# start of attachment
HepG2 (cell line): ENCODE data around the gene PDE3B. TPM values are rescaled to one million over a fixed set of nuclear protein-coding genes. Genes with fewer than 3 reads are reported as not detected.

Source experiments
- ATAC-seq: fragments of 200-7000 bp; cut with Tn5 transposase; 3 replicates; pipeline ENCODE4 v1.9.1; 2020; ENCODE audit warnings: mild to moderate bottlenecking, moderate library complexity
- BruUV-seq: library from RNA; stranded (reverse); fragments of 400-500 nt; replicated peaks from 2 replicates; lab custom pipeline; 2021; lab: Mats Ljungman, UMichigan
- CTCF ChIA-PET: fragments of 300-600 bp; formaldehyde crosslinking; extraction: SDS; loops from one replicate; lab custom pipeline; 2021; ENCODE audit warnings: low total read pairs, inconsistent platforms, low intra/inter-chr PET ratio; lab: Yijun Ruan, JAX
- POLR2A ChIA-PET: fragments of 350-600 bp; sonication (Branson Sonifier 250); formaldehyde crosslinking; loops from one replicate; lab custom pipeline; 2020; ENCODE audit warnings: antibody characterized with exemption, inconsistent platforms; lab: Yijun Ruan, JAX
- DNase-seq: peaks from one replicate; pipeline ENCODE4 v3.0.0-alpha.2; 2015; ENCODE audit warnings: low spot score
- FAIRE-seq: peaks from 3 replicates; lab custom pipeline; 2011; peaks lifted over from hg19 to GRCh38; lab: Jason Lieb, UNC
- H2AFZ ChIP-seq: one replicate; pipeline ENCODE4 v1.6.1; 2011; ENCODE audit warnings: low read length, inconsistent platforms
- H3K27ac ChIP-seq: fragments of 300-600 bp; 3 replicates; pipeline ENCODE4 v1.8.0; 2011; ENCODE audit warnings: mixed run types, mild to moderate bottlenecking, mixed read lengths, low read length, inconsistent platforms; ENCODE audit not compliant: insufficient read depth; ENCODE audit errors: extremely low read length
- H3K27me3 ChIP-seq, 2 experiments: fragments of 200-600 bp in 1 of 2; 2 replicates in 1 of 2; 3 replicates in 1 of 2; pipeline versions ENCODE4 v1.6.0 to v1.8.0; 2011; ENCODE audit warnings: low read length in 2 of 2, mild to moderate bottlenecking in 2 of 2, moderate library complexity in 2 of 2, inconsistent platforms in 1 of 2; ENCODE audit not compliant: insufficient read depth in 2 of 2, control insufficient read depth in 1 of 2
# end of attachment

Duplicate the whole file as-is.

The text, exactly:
HepG2 (cell line): ENCODE data around the gene PDE3B. TPM values are rescaled to one million over a fixed set of nuclear protein-coding genes. Genes with fewer than 3 reads are reported as not detected.

Source experiments
- ATAC-seq: fragments of 200-7000 bp; cut with Tn5 transposase; 3 replicates; pipeline ENCODE4 v1.9.1; 2020; ENCODE audit warnings: mild to moderate bottlenecking, moderate library complexity
- BruUV-seq: library from RNA; stranded (reverse); fragments of 400-500 nt; replicated peaks from 2 replicates; lab custom pipeline; 2021; lab: Mats Ljungman, UMichigan
- CTCF ChIA-PET: fragments of 300-600 bp; formaldehyde crosslinking; extraction: SDS; loops from one replicate; lab custom pipeline; 2021; ENCODE audit warnings: low total read pairs, inconsistent platforms, low intra/inter-chr PET ratio; lab: Yijun Ruan, JAX
- POLR2A ChIA-PET: fragments of 350-600 bp; sonication (Branson Sonifier 250); formaldehyde crosslinking; loops from one replicate; lab custom pipeline; 2020; ENCODE audit warnings: antibody characterized with exemption, inconsistent platforms; lab: Yijun Ruan, JAX
- DNase-seq: peaks from one replicate; pipeline ENCODE4 v3.0.0-alpha.2; 2015; ENCODE audit warnings: low spot score
- FAIRE-seq: peaks from 3 replicates; lab custom pipeline; 2011; peaks lifted over from hg19 to GRCh38; lab: Jason Lieb, UNC
- H2AFZ ChIP-seq: one replicate; pipeline ENCODE4 v1.6.1; 2011; ENCODE audit warnings: low read length, inconsistent platforms
- H3K27ac ChIP-seq: fragments of 300-600 bp; 3 replicates; pipeline ENCODE4 v1.8.0; 2011; ENCODE audit warnings: mixed run types, mild to moderate bottlenecking, mixed read lengths, low read length, inconsistent platforms; ENCODE audit not compliant: insufficient read depth; ENCODE audit errors: extremely low read length
- H3K27me3 ChIP-seq, 2 experiments: fragments of 200-600 bp in 1 of 2; 2 replicates in 1 of 2; 3 replicates in 1 of 2; pipeline versions ENCODE4 v1.6.0 to v1.8.0; 2011; ENCODE audit warnings: low read length in 2 of 2, mild to moderate bottlenecking in 2 of 2, moderate library complexity in 2 of 2, inconsistent platforms in 1 of 2; ENCODE audit not compliant: insufficient read depth in 2 of 2, control insufficient read depth in 1 of 2